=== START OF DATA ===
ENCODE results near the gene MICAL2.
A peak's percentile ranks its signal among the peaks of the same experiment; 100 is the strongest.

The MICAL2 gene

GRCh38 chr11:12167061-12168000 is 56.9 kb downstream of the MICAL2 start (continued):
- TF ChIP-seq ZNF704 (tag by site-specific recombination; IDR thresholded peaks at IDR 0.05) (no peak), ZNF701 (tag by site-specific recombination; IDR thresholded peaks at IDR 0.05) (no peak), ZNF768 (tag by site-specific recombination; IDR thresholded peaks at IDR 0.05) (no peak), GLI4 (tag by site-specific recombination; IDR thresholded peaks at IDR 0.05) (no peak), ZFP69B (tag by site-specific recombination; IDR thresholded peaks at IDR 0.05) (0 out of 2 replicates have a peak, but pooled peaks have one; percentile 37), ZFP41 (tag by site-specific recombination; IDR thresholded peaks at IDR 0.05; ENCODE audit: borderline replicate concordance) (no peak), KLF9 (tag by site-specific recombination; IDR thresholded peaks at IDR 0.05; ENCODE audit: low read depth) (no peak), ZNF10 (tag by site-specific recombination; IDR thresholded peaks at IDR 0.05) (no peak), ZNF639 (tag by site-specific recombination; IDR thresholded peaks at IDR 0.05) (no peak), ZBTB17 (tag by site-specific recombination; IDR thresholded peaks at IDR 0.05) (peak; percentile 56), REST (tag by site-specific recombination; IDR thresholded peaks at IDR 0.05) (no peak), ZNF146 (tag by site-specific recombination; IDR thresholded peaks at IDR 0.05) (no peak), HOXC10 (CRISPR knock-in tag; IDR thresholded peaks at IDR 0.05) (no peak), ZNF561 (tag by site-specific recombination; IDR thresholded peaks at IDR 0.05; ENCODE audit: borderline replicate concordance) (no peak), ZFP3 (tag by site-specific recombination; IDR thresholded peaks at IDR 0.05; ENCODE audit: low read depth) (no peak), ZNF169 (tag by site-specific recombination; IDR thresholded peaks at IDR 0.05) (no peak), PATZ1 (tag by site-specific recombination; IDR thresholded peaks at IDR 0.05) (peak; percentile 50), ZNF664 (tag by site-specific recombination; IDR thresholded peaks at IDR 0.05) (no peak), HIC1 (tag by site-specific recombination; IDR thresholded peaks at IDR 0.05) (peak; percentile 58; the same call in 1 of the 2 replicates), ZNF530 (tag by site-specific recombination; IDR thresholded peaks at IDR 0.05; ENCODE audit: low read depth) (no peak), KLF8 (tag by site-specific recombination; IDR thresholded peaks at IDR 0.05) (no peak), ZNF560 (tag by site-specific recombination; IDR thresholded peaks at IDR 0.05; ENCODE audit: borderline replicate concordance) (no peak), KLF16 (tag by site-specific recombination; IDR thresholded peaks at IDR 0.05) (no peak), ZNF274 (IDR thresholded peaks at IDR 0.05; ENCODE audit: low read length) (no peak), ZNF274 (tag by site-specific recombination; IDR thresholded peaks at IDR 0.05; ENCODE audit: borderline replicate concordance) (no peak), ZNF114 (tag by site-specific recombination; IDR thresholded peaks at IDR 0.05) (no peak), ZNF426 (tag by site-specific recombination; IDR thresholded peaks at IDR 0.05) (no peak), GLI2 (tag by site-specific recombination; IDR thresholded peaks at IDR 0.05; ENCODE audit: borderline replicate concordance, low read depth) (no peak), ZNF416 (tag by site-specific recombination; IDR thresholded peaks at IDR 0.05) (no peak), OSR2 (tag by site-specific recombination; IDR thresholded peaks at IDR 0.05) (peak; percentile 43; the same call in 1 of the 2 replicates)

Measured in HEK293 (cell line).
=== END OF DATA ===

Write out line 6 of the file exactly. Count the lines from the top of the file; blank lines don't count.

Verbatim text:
Measured in HEK293 (cell line).